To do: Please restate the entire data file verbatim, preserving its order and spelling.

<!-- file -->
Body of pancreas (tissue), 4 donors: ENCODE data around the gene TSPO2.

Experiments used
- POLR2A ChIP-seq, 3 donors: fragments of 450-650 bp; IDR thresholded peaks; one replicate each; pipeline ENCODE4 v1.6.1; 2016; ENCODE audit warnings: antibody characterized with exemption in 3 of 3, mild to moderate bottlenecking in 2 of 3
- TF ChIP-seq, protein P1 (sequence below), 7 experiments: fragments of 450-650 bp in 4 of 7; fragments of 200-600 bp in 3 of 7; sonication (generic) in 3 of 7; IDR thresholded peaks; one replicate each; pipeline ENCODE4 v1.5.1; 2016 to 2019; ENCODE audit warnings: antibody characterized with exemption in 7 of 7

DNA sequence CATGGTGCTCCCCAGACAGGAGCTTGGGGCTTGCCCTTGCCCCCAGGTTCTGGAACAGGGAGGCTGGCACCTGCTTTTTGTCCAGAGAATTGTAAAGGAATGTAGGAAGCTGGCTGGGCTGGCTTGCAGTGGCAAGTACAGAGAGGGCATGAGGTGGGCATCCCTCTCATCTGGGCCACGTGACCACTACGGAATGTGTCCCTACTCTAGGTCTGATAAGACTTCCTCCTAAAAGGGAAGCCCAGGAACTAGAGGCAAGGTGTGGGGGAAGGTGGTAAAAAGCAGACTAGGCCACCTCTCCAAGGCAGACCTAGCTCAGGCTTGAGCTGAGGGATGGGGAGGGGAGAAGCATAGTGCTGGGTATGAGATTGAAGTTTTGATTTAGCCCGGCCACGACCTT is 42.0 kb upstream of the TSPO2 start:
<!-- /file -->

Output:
Body of pancreas (tissue), 4 donors: ENCODE data around the gene TSPO2.

Experiments used
- POLR2A ChIP-seq, 3 donors: fragments of 450-650 bp; IDR thresholded peaks; one replicate each; pipeline ENCODE4 v1.6.1; 2016; ENCODE audit warnings: antibody characterized with exemption in 3 of 3, mild to moderate bottlenecking in 2 of 3
- TF ChIP-seq, protein P1 (sequence below), 7 experiments: fragments of 450-650 bp in 4 of 7; fragments of 200-600 bp in 3 of 7; sonication (generic) in 3 of 7; IDR thresholded peaks; one replicate each; pipeline ENCODE4 v1.5.1; 2016 to 2019; ENCODE audit warnings: antibody characterized with exemption in 7 of 7

DNA sequence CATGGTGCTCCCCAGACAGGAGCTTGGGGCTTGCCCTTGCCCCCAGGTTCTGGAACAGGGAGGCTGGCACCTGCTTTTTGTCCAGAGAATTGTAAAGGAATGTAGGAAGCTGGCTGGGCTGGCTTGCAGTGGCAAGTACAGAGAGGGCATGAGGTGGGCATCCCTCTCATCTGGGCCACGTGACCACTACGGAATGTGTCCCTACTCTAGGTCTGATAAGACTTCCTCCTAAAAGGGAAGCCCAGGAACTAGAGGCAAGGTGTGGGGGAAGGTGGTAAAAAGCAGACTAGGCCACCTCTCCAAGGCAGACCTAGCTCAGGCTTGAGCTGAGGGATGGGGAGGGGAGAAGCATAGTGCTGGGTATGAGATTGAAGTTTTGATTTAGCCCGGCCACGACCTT is 42.0 kb upstream of the TSPO2 start: